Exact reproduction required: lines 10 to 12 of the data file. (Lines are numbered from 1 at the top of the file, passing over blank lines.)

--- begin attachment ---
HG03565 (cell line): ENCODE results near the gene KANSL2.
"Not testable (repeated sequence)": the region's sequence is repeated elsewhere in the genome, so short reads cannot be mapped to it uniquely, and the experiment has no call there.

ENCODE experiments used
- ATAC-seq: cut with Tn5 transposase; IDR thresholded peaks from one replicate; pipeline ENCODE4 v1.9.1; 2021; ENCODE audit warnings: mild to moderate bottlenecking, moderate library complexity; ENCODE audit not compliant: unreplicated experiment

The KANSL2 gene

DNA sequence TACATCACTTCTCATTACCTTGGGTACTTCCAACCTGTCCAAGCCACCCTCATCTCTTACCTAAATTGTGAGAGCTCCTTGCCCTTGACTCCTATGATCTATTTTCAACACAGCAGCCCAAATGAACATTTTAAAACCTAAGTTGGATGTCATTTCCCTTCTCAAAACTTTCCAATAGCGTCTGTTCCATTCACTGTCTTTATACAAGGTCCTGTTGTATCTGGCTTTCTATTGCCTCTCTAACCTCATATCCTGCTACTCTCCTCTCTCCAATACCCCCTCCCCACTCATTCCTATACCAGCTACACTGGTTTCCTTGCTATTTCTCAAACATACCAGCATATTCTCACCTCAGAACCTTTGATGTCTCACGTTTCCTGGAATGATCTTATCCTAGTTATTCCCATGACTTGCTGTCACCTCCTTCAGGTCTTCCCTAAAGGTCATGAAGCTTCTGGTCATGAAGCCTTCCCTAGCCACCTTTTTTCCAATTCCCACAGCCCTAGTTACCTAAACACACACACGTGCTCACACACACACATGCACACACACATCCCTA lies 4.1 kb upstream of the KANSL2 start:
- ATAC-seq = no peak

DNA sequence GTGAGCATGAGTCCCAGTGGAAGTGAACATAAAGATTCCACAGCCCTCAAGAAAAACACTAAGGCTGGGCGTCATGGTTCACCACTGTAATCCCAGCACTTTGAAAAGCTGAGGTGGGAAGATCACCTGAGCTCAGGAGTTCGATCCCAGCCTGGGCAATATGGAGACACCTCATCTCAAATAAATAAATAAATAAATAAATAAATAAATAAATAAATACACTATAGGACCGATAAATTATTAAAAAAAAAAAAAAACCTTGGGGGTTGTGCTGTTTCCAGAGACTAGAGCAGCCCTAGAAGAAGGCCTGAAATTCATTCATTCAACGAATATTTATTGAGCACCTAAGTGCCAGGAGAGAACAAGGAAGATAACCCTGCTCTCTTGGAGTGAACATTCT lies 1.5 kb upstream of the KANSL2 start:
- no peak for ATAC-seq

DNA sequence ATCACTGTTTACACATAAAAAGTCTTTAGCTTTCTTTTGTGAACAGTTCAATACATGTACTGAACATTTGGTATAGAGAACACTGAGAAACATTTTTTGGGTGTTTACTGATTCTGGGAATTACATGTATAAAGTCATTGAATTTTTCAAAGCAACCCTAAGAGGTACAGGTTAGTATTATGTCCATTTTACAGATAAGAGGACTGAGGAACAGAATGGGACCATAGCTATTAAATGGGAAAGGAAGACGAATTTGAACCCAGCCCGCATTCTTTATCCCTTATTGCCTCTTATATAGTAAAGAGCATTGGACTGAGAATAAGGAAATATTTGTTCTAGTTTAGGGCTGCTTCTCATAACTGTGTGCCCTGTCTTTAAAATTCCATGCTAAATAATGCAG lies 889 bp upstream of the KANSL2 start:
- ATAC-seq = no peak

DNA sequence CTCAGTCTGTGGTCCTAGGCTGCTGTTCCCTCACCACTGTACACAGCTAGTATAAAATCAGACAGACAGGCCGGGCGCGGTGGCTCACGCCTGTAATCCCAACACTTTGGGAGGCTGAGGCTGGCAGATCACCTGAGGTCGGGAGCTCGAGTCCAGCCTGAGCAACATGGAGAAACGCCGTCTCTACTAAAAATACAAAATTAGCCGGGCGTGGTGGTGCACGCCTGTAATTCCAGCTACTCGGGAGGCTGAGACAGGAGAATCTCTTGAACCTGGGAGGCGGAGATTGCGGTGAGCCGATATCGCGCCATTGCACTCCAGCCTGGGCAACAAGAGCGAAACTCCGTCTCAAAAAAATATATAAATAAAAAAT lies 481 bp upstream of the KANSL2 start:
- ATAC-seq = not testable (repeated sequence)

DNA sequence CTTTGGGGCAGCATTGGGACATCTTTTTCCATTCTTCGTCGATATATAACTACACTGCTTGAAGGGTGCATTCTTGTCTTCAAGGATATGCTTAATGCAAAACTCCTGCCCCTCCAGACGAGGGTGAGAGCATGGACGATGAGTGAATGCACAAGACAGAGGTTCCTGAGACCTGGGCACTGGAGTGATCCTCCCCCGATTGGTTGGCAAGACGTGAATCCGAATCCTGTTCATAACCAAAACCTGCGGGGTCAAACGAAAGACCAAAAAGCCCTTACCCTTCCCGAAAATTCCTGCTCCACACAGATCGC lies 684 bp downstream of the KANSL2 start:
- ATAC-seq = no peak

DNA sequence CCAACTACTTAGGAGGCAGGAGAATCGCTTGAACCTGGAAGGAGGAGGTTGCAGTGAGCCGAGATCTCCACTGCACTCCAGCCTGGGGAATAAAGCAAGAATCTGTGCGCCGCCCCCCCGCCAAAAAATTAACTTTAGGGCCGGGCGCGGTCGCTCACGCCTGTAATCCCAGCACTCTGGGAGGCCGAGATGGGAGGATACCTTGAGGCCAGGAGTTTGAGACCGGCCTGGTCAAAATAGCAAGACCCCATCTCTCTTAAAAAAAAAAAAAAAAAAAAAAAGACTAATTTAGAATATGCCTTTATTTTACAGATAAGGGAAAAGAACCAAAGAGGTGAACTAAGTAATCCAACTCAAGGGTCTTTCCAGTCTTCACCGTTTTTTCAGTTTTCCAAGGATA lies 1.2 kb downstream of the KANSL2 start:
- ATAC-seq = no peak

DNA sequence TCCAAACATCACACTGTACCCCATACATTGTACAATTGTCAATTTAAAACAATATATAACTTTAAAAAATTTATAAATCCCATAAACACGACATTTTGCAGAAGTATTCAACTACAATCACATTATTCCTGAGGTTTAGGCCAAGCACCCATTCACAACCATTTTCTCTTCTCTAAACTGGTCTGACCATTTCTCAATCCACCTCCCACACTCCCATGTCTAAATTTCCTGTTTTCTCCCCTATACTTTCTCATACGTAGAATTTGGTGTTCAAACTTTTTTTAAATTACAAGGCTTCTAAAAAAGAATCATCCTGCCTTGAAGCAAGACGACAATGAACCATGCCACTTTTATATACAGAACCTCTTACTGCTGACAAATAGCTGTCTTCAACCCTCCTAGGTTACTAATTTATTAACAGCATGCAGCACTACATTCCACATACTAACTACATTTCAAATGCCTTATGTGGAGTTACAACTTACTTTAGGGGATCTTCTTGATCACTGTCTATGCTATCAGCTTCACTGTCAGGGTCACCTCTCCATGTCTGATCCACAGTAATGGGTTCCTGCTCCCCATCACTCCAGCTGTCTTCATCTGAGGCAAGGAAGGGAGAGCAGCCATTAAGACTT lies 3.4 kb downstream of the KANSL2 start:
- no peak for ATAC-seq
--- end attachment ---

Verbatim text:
DNA sequence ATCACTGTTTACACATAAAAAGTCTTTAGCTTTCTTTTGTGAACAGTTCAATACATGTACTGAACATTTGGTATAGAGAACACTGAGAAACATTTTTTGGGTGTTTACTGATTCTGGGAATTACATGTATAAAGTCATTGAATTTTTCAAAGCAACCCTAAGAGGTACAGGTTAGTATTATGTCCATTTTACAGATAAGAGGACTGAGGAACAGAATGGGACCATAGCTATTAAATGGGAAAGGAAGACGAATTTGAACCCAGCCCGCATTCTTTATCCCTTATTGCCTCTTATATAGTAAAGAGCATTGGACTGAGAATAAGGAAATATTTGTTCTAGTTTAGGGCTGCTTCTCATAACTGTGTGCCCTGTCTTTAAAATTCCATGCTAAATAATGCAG lies 889 bp upstream of the KANSL2 start:
- ATAC-seq = no peak

DNA sequence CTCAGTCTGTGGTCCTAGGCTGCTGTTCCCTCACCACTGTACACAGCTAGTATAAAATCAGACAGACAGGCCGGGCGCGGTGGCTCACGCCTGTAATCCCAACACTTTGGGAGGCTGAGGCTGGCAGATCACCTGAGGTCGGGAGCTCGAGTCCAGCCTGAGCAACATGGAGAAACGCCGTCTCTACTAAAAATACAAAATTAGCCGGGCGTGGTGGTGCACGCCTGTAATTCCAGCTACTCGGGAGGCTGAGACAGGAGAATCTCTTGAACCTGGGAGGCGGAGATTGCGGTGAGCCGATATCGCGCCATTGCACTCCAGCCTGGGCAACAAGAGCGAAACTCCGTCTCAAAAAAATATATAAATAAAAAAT lies 481 bp upstream of the KANSL2 start: